Electronic Data Systems (EDS) is unveiling a service to manage the deployment of Microsoft desktop applications and system software in companies and government agencies.
Features of the offering, called myCOE (my Consistent Office Environment), include giving end users flexibility in choosing applications for their desktop and a pricing model under which companies pay only for the services used, according to EDS.
"We're enabling self-selection and variability at the user level, and working with clients to let them move from what is otherwise a fixed-cost environment," global offering executive for EDS' Distributed Systems Service line, Carol Wyatt, said.
The EDS services thus contrasts with the traditional approach of giving machines with the same configuration and application set-up to users who do different jobs. This rigid approach and lack of individual desktop customisation inevitably leaves some users with less functionality and others with more functionality than they need.
The new EDS managed service, based on desktop management software from Microsoft, was designed for machines running the Windows XP operating system and the Microsoft Office XP and upcoming Office 2003 suites, Wyatt said.
However, the service could be expanded to support other Microsoft and non-Microsoft applications and software, she said.
MyCOE delivers applications and desktop services from a Web portal. From there, end-users can pick and choose applications from a list compiled and approved by the IT department. That way, end-users can configure their machines - desktop PCs, laptops, handheld computers - with the software they need. Users can drop and add applications as their needs change.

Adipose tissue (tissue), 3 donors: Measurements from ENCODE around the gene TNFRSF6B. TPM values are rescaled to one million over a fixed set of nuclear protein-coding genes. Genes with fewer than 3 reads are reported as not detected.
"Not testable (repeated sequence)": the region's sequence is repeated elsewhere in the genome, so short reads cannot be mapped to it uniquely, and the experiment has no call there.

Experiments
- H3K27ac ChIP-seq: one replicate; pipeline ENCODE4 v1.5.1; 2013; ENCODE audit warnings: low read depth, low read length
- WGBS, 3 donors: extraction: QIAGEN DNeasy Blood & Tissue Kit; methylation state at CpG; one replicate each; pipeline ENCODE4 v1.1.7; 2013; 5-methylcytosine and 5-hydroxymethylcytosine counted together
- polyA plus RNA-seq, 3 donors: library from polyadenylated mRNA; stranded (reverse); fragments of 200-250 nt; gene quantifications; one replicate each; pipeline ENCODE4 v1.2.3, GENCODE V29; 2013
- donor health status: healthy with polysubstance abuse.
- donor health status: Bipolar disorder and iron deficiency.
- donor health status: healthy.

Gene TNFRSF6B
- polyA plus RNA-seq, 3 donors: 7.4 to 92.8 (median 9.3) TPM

The companies in turn will pay for the services and applications their employees are actually using. This approach taps into an increasingly popular trend in IT of paying for software, hardware and services based on usage, just like one pays for utilities like electricity and water. Big names such as IBM and HP have full-fledged strategies for offering their clients these "pay as you go" options.
The Microsoft software around which EDS built its myCOE service is the Solution Accelerator for BDD (Business Desktop Deployment). Free and available for download now from Microsoft's Web site, Solution Accelerator BDD is a desktop management tool for IT departments that Microsoft claims can reduce Windows XP, Office XP and Office 2003 deployment tasks by 75 percent by automating manual tasks. Solution Accelerator BDD comes with scripts and templates as well as with documentation detailing best practices and guidance for deploying desktop applications and upgrades throughout the organisation.
"Customers are asking us for clarity in deploying business desktops, so here we're providing an end-to-end solution which delivers guidance, scripts and tools that create a comprehensive approach to the deployment of business desktops," a Microsoft product manager for the Windows Client division, Alain Meeus,, said.
Microsoft has had desktop management tools, but in a scattered fashion. This software pulled it all together under one roof, he said.
Solution Accelerator BDD can be used in conjunction with other systems management tools from Microsoft and other vendors.
Microsoft and EDS worked together on developing myCOE using an implementation of the Solution Accelerator BDD called "zero touch", which Microsoft designed specifically for partners and clients that wanted to create a managed service around its Solution Accelerator BDD software.